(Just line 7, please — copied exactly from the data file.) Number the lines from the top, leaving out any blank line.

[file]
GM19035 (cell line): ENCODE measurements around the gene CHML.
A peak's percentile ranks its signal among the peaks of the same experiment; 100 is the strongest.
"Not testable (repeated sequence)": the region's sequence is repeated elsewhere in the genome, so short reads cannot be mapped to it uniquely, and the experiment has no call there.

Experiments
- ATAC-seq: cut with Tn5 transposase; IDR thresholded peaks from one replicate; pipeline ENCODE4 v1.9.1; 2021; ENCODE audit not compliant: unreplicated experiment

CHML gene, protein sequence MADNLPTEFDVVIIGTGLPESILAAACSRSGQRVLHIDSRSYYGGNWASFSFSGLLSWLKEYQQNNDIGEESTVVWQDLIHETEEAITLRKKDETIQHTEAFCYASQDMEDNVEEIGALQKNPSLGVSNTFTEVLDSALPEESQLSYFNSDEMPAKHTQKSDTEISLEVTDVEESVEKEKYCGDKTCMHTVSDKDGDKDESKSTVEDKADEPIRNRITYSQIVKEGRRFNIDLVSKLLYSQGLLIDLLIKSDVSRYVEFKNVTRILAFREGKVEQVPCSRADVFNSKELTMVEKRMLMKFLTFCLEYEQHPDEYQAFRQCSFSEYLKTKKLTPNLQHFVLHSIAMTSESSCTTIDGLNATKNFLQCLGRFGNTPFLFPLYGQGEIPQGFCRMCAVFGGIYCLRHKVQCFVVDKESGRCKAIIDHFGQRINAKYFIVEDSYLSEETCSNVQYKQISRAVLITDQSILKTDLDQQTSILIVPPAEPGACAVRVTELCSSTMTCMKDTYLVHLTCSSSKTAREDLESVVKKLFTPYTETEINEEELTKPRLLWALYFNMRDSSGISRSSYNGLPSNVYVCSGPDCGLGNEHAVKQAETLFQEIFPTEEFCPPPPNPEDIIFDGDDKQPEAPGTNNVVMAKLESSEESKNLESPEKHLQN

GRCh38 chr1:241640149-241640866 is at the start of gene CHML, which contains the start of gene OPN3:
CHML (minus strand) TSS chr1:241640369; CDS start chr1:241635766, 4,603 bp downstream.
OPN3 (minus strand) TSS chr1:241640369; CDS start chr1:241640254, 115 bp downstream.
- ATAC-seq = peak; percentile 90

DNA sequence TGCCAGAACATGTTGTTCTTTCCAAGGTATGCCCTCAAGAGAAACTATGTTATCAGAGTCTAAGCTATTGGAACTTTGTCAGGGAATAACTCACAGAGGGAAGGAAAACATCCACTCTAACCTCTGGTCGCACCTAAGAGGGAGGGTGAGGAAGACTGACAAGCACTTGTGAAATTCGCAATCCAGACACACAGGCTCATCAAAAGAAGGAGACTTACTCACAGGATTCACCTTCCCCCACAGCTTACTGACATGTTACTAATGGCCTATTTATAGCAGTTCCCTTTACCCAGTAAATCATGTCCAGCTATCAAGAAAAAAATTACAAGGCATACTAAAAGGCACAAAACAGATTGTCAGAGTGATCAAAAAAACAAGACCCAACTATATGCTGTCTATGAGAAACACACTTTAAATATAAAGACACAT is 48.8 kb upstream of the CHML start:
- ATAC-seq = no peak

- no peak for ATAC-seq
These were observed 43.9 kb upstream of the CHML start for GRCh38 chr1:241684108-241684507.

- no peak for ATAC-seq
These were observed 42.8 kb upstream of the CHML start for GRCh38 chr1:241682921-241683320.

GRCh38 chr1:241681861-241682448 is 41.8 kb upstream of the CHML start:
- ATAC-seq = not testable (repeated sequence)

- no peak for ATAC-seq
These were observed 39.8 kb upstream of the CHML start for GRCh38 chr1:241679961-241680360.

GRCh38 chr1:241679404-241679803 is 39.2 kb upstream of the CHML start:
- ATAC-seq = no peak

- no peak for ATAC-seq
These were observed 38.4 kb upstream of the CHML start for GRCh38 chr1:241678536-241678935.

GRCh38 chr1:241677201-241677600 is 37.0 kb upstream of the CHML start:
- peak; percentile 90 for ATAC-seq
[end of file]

GRCh38 chr1:241640149-241640866 is at the start of gene CHML, which contains the start of gene OPN3: